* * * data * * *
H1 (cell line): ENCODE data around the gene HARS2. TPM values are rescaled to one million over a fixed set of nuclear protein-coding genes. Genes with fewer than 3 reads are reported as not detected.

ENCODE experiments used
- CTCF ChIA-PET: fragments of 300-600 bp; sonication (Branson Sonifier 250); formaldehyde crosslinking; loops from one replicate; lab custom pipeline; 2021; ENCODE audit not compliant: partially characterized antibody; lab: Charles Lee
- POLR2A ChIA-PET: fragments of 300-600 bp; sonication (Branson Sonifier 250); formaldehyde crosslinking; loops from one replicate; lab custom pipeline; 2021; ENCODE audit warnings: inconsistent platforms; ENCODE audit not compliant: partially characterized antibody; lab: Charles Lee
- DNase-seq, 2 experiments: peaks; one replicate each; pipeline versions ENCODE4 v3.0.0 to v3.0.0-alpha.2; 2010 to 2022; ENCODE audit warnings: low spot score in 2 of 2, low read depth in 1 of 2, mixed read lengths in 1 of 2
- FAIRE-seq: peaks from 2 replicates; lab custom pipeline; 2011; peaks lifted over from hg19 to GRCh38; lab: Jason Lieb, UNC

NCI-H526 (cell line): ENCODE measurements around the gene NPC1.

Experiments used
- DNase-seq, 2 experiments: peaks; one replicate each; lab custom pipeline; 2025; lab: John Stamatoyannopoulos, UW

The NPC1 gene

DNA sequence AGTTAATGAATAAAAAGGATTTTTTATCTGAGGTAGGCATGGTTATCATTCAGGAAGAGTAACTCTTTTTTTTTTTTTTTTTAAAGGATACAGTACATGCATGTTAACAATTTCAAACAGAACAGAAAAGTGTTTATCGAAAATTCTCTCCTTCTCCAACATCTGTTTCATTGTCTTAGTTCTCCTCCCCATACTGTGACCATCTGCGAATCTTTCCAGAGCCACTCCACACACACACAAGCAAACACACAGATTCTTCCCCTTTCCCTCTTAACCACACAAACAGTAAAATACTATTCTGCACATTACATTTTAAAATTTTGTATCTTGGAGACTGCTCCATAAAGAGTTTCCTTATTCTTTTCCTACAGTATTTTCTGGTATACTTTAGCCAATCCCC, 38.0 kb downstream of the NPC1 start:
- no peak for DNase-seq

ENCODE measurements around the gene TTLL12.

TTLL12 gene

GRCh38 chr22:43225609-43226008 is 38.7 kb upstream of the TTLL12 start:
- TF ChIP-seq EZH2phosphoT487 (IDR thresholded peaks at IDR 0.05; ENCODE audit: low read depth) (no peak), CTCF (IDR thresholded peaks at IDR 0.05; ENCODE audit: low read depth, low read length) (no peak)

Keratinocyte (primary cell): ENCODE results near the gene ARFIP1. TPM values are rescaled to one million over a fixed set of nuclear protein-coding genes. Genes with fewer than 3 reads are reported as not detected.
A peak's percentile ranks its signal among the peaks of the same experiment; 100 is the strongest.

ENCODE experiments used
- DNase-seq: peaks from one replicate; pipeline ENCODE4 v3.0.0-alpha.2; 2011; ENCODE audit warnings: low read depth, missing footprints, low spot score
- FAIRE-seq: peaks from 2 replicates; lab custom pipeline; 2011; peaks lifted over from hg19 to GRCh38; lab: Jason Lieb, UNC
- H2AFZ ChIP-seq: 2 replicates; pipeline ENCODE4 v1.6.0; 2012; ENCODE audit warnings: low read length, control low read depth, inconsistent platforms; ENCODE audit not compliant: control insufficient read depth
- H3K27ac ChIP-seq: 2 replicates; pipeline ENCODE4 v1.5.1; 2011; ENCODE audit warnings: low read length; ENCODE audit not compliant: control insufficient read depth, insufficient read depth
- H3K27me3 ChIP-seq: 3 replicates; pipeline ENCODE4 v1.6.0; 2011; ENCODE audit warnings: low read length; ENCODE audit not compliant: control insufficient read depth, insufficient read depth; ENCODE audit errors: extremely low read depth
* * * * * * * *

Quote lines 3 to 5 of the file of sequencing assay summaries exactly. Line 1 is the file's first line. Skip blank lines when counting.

- CTCF ChIA-PET: fragments of 300-600 bp; sonication (Branson Sonifier 250); formaldehyde crosslinking; loops from one replicate; lab custom pipeline; 2021; ENCODE audit not compliant: partially characterized antibody; lab: Charles Lee
- POLR2A ChIA-PET: fragments of 300-600 bp; sonication (Branson Sonifier 250); formaldehyde crosslinking; loops from one replicate; lab custom pipeline; 2021; ENCODE audit warnings: inconsistent platforms; ENCODE audit not compliant: partially characterized antibody; lab: Charles Lee
- DNase-seq, 2 experiments: peaks; one replicate each; pipeline versions ENCODE4 v3.0.0 to v3.0.0-alpha.2; 2010 to 2022; ENCODE audit warnings: low spot score in 2 of 2, low read depth in 1 of 2, mixed read lengths in 1 of 2